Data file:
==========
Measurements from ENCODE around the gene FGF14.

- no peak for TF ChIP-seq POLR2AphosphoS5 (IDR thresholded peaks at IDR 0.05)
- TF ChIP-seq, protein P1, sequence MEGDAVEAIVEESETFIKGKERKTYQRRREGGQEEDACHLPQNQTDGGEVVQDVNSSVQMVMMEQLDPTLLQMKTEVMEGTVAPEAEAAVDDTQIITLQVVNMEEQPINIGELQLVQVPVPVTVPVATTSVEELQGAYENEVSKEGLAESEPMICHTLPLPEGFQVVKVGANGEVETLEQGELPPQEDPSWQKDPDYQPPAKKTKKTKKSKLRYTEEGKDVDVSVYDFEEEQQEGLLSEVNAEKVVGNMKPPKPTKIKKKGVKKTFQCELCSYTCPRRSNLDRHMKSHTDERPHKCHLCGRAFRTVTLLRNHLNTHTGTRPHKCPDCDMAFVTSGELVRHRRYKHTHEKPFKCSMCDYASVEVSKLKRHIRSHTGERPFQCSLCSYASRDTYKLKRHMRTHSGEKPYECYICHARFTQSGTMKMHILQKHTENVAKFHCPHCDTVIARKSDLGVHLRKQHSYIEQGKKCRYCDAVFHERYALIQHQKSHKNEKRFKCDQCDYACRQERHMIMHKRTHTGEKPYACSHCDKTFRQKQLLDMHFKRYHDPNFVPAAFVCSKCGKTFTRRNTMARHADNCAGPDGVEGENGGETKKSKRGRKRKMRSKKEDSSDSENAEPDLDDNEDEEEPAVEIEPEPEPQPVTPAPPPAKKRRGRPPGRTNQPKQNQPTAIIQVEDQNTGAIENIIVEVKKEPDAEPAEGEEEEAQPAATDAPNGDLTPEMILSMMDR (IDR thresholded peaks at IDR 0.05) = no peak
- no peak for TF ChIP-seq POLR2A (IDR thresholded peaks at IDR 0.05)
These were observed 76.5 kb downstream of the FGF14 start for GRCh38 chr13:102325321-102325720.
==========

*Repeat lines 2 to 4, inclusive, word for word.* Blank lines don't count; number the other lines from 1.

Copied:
- no peak for TF ChIP-seq POLR2AphosphoS5 (IDR thresholded peaks at IDR 0.05)
- TF ChIP-seq, protein P1, sequence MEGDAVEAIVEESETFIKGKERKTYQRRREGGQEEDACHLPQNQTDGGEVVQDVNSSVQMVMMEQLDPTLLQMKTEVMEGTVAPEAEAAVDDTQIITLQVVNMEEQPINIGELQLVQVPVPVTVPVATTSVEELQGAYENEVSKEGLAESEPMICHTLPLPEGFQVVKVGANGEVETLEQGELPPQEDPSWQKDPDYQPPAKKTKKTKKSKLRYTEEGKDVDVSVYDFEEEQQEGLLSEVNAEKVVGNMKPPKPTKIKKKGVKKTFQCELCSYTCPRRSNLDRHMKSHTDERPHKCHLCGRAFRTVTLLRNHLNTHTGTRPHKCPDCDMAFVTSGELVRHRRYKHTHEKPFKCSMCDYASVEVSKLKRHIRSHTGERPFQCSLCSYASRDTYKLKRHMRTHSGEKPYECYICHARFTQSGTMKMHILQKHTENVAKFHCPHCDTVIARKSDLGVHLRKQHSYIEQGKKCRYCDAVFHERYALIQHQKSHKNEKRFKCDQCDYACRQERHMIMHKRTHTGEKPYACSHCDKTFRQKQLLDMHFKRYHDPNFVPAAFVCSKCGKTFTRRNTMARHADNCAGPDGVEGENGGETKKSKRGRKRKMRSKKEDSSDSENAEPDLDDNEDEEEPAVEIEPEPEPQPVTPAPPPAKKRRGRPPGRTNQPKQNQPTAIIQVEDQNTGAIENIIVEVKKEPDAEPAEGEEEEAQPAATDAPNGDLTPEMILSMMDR (IDR thresholded peaks at IDR 0.05) = no peak
- no peak for TF ChIP-seq POLR2A (IDR thresholded peaks at IDR 0.05)